Auckland’s metropolitan office vacancy rate dips due to strong uptake


Auckland’s metropolitan office vacancy rate has edged downwards due to strong demand for new developments in the city fringe and suburbs, new research from Colliers International has found

Artist’s impression of the office spaces under construction at 33 Broadway, Newmarket

The latest Colliers Essentials report found the overall metropolitan office vacancy rate dipped to 6.0 per cent in March 2018, compared with 6.4 per cent a year ago.

Prime office vacancy reduced by 0.8 per cent, to 5.4 per cent.

The figures exclude office properties in Auckland’s CBD, focusing primarily on market activity in the city fringe and suburbs.

Colliers International Research Manager Leo Lee says the findings show the market isn’t out of kilter.

“We are not seeing an oversupply of new metropolitan office coming onto the market. Uptake of new supply has been strong, meaning there are few prime office options available.

“Some of the remaining demand will be met with a healthy supply of new office space, with about 54,700sq m of new prime office space across 12 buildings due for completion in the second half of this year.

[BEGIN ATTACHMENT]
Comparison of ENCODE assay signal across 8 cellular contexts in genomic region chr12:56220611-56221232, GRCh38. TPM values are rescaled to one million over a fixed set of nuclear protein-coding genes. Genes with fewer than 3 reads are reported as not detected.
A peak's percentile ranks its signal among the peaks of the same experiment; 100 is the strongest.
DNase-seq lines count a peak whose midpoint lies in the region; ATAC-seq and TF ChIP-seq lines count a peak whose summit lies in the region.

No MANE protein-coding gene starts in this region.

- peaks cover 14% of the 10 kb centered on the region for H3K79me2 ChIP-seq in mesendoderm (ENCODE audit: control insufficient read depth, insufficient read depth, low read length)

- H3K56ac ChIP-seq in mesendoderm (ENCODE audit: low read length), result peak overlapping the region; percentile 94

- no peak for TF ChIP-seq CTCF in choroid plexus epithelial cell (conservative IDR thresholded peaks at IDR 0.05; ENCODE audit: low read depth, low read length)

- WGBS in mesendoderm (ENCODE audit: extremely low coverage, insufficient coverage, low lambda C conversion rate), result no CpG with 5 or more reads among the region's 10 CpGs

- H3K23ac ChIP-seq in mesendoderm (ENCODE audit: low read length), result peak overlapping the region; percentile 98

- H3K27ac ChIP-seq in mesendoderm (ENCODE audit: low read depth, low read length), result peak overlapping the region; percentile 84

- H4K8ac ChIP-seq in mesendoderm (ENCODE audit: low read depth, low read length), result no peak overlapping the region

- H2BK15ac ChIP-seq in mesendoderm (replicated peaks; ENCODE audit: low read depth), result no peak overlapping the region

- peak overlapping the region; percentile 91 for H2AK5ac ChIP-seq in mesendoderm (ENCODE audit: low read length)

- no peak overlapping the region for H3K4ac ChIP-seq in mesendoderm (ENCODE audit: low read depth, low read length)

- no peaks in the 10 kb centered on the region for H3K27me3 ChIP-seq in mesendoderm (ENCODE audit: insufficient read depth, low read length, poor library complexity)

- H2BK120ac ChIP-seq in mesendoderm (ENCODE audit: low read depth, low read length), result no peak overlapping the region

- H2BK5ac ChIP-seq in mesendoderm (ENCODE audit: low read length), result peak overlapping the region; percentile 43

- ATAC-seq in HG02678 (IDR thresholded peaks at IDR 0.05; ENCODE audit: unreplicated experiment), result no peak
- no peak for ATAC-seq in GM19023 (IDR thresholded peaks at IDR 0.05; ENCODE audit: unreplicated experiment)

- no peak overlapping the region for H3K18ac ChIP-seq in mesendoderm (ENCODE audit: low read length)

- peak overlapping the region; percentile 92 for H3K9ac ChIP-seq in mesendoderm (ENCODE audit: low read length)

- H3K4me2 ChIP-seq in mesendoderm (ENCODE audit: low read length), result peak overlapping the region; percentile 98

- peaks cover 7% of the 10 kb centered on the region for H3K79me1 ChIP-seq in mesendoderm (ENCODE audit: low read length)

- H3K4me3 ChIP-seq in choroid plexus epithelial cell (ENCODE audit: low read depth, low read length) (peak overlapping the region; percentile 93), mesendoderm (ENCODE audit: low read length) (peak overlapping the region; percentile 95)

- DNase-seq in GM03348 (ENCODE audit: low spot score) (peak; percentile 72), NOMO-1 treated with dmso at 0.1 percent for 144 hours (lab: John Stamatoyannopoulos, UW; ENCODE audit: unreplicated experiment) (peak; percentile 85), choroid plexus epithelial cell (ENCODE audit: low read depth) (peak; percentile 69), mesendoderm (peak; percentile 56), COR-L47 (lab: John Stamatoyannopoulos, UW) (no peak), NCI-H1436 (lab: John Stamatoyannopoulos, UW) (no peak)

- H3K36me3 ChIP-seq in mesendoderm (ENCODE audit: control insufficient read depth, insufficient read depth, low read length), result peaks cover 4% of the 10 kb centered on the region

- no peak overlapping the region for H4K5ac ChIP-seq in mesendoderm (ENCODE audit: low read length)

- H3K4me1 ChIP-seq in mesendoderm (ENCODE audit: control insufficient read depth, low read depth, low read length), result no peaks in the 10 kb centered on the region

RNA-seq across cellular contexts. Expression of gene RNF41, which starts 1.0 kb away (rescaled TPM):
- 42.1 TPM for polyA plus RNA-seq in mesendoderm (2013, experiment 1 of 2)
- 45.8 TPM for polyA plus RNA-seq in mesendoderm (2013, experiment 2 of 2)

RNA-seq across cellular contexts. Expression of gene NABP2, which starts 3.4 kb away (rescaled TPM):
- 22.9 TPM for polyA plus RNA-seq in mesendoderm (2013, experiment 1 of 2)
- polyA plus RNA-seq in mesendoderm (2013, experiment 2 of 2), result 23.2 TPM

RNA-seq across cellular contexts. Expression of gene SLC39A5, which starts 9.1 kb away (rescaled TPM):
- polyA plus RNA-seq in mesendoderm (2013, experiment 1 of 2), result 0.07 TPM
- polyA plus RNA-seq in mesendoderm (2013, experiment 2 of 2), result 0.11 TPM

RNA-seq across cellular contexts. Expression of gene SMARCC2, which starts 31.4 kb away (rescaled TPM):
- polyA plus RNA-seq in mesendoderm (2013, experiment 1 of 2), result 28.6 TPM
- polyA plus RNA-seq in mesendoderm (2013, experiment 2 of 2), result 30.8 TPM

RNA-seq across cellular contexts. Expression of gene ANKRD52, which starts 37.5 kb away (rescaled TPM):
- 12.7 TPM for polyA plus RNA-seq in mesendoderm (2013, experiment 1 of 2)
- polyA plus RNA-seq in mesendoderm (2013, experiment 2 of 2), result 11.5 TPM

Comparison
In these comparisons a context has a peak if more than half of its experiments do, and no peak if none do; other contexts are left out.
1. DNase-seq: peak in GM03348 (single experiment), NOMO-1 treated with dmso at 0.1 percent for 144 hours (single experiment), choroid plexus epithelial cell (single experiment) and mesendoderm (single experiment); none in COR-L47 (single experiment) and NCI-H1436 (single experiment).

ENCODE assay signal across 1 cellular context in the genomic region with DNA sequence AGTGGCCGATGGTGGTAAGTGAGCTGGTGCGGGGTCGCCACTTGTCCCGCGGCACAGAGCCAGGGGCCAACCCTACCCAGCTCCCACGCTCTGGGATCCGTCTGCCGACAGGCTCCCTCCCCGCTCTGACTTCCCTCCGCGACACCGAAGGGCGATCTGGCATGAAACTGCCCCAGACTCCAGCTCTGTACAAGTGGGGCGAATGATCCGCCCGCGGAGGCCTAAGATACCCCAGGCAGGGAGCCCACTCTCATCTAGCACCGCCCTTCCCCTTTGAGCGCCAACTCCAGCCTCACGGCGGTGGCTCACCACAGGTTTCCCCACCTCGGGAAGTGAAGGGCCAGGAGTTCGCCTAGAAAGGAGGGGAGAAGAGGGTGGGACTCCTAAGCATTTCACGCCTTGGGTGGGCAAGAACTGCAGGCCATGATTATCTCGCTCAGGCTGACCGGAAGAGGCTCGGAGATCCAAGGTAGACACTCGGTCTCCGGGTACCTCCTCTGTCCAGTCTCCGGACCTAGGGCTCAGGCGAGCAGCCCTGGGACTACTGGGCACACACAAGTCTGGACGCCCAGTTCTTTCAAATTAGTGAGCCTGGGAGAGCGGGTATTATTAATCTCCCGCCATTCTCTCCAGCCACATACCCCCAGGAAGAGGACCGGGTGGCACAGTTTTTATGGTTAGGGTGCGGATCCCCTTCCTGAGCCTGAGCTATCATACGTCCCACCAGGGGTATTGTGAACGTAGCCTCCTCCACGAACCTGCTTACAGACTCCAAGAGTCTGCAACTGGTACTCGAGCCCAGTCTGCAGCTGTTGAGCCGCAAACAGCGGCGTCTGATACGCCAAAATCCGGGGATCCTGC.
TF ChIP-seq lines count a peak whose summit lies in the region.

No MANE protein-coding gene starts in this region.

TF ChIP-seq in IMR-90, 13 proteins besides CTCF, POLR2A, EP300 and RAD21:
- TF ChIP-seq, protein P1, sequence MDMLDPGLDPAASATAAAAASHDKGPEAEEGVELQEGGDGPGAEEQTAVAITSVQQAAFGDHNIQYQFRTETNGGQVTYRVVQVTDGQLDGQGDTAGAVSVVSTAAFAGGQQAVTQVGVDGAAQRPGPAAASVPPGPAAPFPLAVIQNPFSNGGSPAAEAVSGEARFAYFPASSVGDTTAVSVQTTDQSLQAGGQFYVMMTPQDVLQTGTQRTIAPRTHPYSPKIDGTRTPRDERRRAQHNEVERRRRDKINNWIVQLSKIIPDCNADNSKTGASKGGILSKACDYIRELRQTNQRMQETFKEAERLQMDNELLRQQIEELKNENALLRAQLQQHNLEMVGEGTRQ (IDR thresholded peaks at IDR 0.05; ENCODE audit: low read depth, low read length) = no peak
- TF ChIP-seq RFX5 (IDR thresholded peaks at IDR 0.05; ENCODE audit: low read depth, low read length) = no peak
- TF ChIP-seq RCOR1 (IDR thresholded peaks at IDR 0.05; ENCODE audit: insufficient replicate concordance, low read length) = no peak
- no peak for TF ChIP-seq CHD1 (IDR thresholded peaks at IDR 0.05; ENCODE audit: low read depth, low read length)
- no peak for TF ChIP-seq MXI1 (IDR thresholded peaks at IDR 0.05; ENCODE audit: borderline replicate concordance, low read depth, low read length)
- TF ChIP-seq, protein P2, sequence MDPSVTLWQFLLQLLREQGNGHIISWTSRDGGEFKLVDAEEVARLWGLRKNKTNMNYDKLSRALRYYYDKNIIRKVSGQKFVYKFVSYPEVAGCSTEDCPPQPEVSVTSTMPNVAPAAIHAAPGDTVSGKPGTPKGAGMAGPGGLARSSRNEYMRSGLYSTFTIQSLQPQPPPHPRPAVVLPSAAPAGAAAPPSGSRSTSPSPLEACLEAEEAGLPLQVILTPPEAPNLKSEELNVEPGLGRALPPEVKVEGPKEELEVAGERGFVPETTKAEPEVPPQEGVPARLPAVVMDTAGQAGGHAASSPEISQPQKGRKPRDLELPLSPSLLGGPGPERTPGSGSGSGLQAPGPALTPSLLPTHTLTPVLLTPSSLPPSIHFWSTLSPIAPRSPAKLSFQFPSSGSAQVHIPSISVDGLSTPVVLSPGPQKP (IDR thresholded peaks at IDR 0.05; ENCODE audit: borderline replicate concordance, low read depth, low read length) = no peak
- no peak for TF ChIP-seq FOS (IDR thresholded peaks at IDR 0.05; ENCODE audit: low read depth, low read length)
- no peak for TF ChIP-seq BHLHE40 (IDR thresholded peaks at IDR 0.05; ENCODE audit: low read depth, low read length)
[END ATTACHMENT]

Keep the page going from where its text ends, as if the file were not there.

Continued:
“Strong demand means rents are continuing to rise, with city fringe rents in particular continuing to grow from an already strong base. Overall prime metropolitan office rents have increased to an average of $318 per square metre.

“What this all shows is that the market is responding appropriately to demand.”

Matt Lamb, Auckland Leasing Director at Colliers Intentional, says the best new developments are largely pre-leased before completion.

He points to the new Mansons TCLM development at 96 St Georges Bay Road, Parnell, which will be anchored by Xero; Kiwi Property’s Sylvia Park office development, to be anchored by ANZ and IAG; and 33 Broadway, Newmarket, to be anchored by Mercury and Tegel.

“Tenants are increasingly demanding quality new offices with large floor plates, end of trip facilities and excellent environmental credentials,” Lamb says.

“Developers are delivering some impressive new spaces, so we don’t anticipate under current market conditions it will diminish anytime soon, especially among larger corporate tenants.”

Lee says the sales market also remains buoyant, with investors and syndicators continuing to buy quality developments.

Colliers International recently brokered the sale of Goodman Property’s Central Park Corporate Centre in Greenlane for $209 million. The property was purchased by a joint venture led by syndicator Oyster.

Another notable transaction was 96 St Georges Bay Road, which sold for $116 million to syndicator Augusta, representing a yield of 6.5 per cent.